Most of us think drinking beer is as straightforward as pouring an ice-cold one into a glass and drinking it. While this is one approach, it is perhaps not the best to drink beer. Now, you must be wondering, how do you drink beer?
Choose the right type of beer or a beer that you enjoy or would like to explore. Serving beer at the right temperature is important. Too cold and you’ll lose the flavors and aroma; too hot and the carbonation and flavors fall flat. A clean glass at room temperature is the best way to serve beer.
We’ll examine the most common types of beer and their serving temperatures, give you some pointers on the types of glass you should use, and how to pour a beer correctly.
How To Drink Beer – Some Helpful Pointers
Beer is one of the world’s oldest fermented beverages, yet many people have no idea how to drink it properly.
To begin, select a beer that suits your tastes and combine it with appropriate meals. Then, serve it at the proper temperature and in the appropriate glass or cup.
1. Choose the Right Beer
Beer, just like wine or whiskey or brandy, is a personal choice. Drink what you like, but don’t be afraid to explore other options and varieties.
Beer should also be served in the right type of glass, and you can learn about them here.
Below are some of the most common types of beer:
- Ale: ferments fast and is known for its strong fruity taste, sweetness, and fuller body. It is distinguished by a dark, hazy look and a greater amount of alcohol. The India Pale Ale (IPA) will hit the spot if you enjoy bitter flavors. A tripel, a very powerful pale ale, is a Belgian-style beer that is also available for true beer enthusiasts.
- Stout: is the big brother of ale. It’s dark and creamy, with hints of chocolate and coffee.
- Porter: is so black that you can’t see anything through it. Grab a drink of Guinness and prepare for a fantastic evening or some St Patrick’s Day celebrations.
- Bitter: is a British brew notable for its rich copper color and bitter, well-hopped flavor. It is always deeper in color than an IPA.
- Wheat: is an ale-style beer with a light, somewhat hazy appearance with a distinct clove, apple, banana, or spicy flavor. Because it is never bitter, bartenders frequently offer it with a wedge of lemon.
- Lagers: have a pleasant, crisp, and smooth flavor due to delayed fermentation and treatment at lower temperatures, resulting in a light, transparent beer. It is always low in alcohol content. If you enjoy this flavor, you should try any beers such as Vienna lager, pilsner, marzens, or bock.
Of course, there are many other variations on the theme of beer, but these are the main types.
2. Don’t Overthink Your Beer
Being a beer enthusiast doesn’t mean you must go on a crusade to try and convince people about special hops or yeast strains.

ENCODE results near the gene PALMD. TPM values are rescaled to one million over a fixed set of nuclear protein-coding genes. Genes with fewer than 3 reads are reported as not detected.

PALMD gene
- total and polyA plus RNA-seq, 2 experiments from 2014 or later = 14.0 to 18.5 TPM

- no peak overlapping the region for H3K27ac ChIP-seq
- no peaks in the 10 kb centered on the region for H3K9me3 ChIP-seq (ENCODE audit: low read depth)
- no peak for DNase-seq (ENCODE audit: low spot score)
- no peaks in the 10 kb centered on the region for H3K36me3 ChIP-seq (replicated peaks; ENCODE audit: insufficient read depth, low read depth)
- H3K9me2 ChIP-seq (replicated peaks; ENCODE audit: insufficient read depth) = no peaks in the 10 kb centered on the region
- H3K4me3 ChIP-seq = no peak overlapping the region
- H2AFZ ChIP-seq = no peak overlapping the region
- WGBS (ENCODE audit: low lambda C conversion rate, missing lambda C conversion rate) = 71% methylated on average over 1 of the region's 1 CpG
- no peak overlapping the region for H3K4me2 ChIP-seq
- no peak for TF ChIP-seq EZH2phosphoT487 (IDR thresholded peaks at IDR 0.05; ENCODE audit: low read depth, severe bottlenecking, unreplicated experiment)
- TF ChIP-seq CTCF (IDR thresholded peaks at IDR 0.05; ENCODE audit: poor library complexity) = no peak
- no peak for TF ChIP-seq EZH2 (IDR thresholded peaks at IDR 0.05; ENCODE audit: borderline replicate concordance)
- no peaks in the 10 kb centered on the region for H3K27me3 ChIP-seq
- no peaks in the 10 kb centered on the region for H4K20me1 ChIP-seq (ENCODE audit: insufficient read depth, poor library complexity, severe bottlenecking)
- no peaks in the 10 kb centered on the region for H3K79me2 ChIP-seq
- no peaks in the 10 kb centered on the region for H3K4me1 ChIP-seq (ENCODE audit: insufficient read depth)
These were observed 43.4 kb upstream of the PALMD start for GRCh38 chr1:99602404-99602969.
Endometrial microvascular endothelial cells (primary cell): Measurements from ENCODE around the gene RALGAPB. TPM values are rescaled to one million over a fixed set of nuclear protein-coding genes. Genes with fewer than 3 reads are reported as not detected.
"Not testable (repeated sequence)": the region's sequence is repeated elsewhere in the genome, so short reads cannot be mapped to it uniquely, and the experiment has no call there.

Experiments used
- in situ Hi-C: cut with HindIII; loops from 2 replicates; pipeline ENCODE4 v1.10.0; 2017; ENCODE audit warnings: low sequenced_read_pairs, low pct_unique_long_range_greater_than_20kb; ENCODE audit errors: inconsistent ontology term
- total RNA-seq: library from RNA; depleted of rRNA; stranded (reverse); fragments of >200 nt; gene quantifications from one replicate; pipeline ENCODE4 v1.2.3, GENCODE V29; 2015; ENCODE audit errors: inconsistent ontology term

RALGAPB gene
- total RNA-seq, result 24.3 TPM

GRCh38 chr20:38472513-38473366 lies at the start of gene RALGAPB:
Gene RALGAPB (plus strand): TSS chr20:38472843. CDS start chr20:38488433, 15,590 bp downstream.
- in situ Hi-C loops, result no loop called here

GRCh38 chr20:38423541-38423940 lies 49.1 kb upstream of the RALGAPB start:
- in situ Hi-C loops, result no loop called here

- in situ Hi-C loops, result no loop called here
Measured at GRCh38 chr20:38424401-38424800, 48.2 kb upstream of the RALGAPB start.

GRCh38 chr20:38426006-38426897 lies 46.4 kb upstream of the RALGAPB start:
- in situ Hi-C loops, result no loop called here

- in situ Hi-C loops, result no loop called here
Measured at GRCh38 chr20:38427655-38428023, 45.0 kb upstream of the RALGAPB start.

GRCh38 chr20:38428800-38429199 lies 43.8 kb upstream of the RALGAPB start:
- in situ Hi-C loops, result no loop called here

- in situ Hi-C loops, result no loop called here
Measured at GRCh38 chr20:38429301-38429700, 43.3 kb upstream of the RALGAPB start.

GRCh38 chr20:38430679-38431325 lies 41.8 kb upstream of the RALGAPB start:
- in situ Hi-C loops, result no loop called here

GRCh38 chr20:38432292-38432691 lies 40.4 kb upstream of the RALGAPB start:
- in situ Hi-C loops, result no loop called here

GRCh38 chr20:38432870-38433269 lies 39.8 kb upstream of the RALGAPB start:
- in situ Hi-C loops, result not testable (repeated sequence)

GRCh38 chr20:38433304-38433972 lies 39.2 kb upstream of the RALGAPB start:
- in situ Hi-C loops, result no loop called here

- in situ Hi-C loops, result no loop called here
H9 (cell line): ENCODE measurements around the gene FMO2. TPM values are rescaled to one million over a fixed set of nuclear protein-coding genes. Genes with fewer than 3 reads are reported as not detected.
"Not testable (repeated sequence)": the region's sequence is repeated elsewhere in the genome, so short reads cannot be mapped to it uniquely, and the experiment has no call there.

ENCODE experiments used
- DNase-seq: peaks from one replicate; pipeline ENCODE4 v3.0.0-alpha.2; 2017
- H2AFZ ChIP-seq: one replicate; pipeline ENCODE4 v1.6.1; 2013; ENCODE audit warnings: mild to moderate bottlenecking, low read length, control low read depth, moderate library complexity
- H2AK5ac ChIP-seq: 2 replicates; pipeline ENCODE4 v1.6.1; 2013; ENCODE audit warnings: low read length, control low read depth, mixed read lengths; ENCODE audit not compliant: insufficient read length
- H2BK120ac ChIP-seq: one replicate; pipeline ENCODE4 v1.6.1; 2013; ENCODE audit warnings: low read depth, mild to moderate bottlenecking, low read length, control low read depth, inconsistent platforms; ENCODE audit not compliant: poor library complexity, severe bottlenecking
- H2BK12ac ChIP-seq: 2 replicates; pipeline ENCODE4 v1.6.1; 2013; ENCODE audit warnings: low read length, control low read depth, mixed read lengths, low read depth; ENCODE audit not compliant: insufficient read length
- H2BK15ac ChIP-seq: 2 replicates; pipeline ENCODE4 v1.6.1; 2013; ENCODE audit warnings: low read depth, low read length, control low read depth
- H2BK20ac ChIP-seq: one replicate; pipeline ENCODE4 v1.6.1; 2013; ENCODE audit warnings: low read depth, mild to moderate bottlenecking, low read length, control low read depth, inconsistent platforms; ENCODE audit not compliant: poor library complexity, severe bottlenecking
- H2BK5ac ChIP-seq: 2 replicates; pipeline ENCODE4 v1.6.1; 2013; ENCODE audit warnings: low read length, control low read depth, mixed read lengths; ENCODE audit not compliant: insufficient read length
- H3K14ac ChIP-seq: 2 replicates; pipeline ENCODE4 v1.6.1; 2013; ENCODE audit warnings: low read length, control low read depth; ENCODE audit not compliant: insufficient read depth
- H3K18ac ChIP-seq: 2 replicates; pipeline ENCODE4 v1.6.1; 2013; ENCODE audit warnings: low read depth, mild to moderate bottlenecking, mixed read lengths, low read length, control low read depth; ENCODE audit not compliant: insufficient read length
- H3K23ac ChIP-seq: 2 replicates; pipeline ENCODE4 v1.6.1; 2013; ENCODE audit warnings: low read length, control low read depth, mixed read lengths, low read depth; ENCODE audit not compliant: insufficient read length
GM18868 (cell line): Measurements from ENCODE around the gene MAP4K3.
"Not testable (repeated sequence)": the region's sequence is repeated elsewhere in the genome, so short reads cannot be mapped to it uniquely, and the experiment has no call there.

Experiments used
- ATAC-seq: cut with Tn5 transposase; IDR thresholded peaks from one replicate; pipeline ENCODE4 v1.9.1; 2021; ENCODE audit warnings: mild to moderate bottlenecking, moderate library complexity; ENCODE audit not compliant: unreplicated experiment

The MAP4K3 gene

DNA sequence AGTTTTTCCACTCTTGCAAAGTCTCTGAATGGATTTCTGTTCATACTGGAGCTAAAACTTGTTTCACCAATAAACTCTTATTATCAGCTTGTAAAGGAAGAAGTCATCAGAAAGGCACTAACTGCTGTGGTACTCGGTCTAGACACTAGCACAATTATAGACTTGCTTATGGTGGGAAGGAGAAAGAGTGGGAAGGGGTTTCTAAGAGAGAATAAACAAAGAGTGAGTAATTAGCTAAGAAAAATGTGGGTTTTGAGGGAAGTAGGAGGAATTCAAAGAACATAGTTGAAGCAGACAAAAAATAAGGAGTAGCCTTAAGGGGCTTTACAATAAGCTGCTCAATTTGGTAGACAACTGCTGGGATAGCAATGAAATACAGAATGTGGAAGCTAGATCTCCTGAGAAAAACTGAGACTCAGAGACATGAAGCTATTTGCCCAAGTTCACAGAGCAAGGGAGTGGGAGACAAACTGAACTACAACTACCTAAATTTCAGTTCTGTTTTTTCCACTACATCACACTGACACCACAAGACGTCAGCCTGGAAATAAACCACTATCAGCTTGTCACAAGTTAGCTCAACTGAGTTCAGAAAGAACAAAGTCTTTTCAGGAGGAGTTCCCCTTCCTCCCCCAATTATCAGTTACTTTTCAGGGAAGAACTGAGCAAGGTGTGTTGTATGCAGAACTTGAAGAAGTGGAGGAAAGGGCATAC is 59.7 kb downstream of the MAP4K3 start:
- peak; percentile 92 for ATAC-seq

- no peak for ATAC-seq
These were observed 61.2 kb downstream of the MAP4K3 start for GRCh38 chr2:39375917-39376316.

Of course, you can discuss these with other beer enthusiasts or craft beer brewers. Just enjoy nature’s bounty and gifts instead of overthinking them.
3. Serve Beer at the Right Temperature
Serving beer at the right temperature goes a long way toward appreciating its aromas.
Ales can be divided into light/blonde/cream, pale, and India Pale—each has its own recommended temperature range too.
Light/blonde/cream ales do best between 40 to 45º F (4 to 7º C).
American pale ales should be consumed between 45 and 50º F (7–10º C), while their English-style counterparts do well between 50 to 55º F (10–13ºC).
India Pale has a wide variety of characteristics and variations, around 38º F (3º C) should do the trick.
Stouts & Porters
Stouts and Porter beers should be served between 45 and 50º F (7 – 10º C) to bring out their unique toasted features.
With their unique yeast taste and hazy appearance, wheat beers release the best flavor between 40 and 45º F (4 to 7º C).
Lagers & Pilsners
Lagers and Pilsner beers should be served at the very coldest, around 38º F (3º C), and the maximum should be 44 º F (7º C).
Darker lagers such as Vienna-style, Marzen, Bock, and Oktoberfest are served between 45 and 50° F (7 and 10° C). This includes amber lagers. Strong lagers such as doppelbock and Dunkel do well at 50° F (10° C).
Remember to slightly over-chill your beer under the target range to allow the beer to reach optimal serving temperature due to the atmospheric temperature and the drinker’s hands warming the glass.
4. Taste the Beer With Your Nose
Instead of just smelling and swallowing your beer after a taste, we’d recommend the retronasal way of tasting. Expert cicerones also recommend this style of “tasting”.
To practice this method, take a sip and exhale through your nose as you swallow. This allows the aromas to go up your throat and nose, offering a new way to smell a brew!
5. Don’t Frost Your Glass
No matter what your local barman says or what you were taught, frosting a beer glass won’t do much to enhance the flavor or aromas. In reality, icing your glass causes the beer to foam, destroying the carbonation and fragrances.
Rather than freezing your glass, use it at room temperature, and rinse it quickly under the tap to ensure it’s clean. This won’t interfere with any tastes.
6. Pour Beer the Right Way
Pick the right glass for your beer and ensure it is clean (rinse it under a tap to be extra sure).
Hold the glass at a 45-degree angle and pour the beer s-l-o-w-l-y from around 0.8 to 1.2 inches (2–3 cm).
When the glass is almost half full, start leveling the glass—that minimizes the head or foam on top of the beer.
Allow the head to settle and top up until the glass is around ¾ full.
There you have it. We’ve looked at different types of beers and their optimal serving temperatures, the best way to taste and drink beer, and pouring a beer the proper way to ensure you lock in all the flavors and aromas.